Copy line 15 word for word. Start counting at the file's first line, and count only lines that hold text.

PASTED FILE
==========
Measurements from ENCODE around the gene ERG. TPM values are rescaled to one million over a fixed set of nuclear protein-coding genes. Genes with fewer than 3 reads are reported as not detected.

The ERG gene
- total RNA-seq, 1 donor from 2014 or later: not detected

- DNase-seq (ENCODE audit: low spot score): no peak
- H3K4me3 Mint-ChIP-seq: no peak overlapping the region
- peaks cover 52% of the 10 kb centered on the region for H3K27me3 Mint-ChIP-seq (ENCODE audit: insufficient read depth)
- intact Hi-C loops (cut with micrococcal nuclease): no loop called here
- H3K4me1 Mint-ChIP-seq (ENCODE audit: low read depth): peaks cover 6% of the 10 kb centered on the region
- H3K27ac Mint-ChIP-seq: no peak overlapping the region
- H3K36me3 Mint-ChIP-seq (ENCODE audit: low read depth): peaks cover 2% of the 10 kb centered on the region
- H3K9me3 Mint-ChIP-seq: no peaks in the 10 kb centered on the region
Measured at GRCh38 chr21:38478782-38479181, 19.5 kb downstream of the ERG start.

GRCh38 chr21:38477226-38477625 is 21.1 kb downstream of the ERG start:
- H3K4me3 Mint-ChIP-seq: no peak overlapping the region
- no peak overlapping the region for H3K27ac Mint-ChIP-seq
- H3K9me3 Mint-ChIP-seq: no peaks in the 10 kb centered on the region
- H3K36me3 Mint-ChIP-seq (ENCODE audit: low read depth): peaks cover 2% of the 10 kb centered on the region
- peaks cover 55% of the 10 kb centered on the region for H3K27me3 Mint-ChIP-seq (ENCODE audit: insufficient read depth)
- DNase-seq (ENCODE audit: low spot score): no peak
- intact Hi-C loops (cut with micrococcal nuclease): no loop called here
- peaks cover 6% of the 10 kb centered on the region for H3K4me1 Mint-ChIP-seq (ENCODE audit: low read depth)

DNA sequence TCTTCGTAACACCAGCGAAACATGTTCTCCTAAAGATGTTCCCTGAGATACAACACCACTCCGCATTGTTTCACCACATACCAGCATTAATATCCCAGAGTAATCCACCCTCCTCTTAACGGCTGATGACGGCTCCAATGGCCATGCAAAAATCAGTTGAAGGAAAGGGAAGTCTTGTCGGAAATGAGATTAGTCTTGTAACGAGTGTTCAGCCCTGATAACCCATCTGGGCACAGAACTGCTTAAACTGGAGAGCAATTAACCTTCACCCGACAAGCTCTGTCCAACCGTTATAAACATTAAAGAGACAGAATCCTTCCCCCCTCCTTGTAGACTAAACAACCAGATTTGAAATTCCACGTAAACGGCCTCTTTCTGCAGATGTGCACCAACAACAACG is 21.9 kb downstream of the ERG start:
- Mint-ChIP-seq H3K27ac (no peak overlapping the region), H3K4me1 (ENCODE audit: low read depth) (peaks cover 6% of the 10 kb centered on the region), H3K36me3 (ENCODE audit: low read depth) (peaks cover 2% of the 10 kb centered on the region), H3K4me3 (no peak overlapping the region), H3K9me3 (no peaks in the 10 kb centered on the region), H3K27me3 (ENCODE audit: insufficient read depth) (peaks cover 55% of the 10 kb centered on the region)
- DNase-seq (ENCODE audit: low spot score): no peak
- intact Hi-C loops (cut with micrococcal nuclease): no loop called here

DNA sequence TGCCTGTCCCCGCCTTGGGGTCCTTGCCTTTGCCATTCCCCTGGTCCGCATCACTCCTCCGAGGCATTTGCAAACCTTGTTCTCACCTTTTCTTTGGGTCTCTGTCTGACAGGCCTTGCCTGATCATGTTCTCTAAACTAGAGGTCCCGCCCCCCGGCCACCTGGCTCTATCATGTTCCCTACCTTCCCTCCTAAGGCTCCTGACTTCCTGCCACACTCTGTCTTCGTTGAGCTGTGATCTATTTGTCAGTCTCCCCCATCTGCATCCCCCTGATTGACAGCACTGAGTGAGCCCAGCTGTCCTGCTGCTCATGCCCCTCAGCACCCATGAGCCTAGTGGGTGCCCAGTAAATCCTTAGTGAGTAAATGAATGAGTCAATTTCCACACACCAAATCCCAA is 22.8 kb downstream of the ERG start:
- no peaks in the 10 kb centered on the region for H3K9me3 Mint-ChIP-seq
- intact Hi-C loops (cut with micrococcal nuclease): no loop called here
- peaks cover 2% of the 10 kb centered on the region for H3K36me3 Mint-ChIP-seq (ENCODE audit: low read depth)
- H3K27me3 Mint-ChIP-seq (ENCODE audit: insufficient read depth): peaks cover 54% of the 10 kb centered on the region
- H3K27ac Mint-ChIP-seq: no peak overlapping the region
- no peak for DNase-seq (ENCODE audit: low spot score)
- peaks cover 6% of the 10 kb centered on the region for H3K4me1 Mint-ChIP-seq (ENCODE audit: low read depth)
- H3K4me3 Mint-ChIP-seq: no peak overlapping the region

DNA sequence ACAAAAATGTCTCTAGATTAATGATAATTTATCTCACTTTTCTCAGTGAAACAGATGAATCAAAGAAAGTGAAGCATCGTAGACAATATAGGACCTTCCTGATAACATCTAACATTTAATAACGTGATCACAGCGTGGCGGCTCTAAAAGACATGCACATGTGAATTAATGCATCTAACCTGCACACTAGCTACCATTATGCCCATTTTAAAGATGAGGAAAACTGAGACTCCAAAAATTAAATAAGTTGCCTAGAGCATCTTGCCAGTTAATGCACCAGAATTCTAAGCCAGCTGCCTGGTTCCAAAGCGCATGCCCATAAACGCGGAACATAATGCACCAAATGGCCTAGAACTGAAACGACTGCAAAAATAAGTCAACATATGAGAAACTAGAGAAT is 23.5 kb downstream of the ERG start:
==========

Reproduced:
- no peak overlapping the region for H3K27ac Mint-ChIP-seq